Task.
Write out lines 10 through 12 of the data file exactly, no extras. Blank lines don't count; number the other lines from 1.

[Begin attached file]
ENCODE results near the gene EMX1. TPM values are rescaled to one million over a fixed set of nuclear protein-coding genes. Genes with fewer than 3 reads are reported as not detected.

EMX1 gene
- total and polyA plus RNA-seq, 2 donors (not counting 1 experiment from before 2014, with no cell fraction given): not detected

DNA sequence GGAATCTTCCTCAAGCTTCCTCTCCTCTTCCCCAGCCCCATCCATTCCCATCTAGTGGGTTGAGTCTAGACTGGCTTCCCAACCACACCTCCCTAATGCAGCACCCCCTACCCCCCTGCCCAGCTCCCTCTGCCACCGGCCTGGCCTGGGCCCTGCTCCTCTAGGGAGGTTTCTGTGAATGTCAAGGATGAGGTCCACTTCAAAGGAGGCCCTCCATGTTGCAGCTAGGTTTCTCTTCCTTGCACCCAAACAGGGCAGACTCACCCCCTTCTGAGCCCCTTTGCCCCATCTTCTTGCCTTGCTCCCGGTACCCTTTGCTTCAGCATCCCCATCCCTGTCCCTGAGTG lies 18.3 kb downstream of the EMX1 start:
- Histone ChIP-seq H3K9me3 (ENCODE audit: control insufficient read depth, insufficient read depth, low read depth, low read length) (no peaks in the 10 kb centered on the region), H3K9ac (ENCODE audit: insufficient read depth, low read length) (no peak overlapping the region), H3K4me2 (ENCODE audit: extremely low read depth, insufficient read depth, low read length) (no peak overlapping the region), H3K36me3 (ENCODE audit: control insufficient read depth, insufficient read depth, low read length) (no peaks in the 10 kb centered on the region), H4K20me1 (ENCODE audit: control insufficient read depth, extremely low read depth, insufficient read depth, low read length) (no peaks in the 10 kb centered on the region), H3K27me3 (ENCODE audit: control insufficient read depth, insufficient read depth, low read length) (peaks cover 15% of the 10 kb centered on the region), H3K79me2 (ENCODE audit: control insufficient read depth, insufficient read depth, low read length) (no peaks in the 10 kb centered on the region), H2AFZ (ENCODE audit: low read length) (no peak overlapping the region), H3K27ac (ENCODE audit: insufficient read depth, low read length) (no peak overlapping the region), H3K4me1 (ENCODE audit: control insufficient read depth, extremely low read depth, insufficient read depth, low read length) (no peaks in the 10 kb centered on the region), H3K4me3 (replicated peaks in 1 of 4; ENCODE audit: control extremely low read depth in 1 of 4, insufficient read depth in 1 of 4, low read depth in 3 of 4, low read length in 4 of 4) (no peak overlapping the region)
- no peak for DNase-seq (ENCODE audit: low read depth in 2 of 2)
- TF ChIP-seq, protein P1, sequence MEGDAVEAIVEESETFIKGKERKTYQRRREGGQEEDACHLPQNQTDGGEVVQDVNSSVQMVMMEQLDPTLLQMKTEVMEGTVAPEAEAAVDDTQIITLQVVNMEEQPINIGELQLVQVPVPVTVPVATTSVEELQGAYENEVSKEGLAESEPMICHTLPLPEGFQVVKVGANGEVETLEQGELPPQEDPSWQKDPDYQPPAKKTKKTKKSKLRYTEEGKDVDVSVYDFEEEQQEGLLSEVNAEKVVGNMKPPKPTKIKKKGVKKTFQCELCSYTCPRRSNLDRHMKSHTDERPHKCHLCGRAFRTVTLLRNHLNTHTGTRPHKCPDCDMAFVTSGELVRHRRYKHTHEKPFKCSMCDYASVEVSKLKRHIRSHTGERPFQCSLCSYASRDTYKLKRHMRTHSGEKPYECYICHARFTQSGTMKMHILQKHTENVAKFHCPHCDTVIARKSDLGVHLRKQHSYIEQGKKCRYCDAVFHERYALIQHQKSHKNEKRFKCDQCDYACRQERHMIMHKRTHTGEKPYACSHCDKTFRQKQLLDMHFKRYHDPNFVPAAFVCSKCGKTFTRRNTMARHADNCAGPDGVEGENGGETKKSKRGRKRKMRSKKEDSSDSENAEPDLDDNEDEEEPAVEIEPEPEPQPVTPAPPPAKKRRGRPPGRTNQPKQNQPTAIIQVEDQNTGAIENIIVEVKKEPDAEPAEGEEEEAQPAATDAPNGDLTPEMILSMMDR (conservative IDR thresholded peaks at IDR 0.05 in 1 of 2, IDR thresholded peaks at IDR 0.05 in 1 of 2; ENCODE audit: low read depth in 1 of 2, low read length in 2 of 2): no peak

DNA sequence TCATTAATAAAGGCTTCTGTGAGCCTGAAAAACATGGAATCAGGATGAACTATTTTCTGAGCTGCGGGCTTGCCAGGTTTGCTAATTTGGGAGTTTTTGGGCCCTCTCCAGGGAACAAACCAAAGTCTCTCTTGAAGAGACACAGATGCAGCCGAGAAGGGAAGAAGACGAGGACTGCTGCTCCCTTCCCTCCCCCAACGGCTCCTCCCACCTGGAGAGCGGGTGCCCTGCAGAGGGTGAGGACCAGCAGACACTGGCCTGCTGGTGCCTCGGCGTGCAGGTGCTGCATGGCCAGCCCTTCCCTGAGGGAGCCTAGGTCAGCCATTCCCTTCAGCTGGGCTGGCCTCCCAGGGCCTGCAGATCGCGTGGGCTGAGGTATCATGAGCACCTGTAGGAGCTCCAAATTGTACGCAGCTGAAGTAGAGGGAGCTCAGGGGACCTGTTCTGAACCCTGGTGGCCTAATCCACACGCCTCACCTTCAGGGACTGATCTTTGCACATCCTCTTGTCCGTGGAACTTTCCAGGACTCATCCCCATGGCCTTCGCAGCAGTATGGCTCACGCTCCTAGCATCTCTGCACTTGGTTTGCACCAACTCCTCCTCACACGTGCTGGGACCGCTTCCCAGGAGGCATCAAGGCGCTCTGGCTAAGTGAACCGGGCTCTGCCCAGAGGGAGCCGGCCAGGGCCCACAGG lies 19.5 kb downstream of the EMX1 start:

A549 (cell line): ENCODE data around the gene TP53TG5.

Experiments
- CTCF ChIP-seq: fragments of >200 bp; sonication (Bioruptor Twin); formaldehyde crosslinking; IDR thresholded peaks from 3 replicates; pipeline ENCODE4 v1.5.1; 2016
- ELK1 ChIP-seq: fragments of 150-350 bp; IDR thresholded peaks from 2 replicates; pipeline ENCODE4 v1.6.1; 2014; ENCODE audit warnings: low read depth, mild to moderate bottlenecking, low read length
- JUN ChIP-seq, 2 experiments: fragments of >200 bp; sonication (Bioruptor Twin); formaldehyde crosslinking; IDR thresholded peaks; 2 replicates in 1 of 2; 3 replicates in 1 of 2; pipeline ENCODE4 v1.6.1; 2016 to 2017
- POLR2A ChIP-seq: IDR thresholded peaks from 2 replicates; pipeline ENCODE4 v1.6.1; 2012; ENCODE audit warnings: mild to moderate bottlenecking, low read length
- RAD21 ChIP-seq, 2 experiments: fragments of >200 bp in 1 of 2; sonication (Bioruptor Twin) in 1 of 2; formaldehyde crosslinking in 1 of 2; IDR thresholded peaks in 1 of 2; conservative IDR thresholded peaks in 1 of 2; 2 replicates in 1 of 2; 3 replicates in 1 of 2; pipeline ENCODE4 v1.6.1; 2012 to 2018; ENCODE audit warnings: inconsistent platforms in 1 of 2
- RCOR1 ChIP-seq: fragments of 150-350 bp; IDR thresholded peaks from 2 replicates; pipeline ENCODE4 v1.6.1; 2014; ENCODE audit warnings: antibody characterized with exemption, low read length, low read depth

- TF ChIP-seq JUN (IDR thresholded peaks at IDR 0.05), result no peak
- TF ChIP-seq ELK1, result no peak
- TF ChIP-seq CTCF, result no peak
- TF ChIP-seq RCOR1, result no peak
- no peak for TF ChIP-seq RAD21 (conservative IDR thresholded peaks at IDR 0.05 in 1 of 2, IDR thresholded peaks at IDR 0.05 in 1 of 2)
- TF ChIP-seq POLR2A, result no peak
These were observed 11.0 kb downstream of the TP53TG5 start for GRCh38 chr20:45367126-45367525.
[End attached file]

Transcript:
Experiments
- CTCF ChIP-seq: fragments of >200 bp; sonication (Bioruptor Twin); formaldehyde crosslinking; IDR thresholded peaks from 3 replicates; pipeline ENCODE4 v1.5.1; 2016
- ELK1 ChIP-seq: fragments of 150-350 bp; IDR thresholded peaks from 2 replicates; pipeline ENCODE4 v1.6.1; 2014; ENCODE audit warnings: low read depth, mild to moderate bottlenecking, low read length